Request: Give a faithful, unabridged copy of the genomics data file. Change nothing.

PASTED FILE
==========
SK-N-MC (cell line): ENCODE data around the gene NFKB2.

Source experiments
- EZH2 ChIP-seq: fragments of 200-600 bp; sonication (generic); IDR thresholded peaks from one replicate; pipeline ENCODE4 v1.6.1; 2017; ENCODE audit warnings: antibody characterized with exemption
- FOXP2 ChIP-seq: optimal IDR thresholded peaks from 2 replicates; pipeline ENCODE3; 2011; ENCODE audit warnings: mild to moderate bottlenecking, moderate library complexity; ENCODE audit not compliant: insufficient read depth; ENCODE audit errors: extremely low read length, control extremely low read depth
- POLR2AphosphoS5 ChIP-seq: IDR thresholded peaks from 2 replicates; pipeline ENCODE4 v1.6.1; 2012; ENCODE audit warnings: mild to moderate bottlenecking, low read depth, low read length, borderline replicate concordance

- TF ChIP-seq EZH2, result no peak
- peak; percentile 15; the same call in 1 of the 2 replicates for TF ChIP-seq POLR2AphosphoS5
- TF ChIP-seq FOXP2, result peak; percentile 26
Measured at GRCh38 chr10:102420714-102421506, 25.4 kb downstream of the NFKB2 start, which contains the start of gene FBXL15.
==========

SK-N-MC (cell line): ENCODE data around the gene NFKB2.

Source experiments
- EZH2 ChIP-seq: fragments of 200-600 bp; sonication (generic); IDR thresholded peaks from one replicate; pipeline ENCODE4 v1.6.1; 2017; ENCODE audit warnings: antibody characterized with exemption
- FOXP2 ChIP-seq: optimal IDR thresholded peaks from 2 replicates; pipeline ENCODE3; 2011; ENCODE audit warnings: mild to moderate bottlenecking, moderate library complexity; ENCODE audit not compliant: insufficient read depth; ENCODE audit errors: extremely low read length, control extremely low read depth
- POLR2AphosphoS5 ChIP-seq: IDR thresholded peaks from 2 replicates; pipeline ENCODE4 v1.6.1; 2012; ENCODE audit warnings: mild to moderate bottlenecking, low read depth, low read length, borderline replicate concordance

- TF ChIP-seq EZH2, result no peak
- peak; percentile 15; the same call in 1 of the 2 replicates for TF ChIP-seq POLR2AphosphoS5
- TF ChIP-seq FOXP2, result peak; percentile 26
Measured at GRCh38 chr10:102420714-102421506, 25.4 kb downstream of the NFKB2 start, which contains the start of gene FBXL15.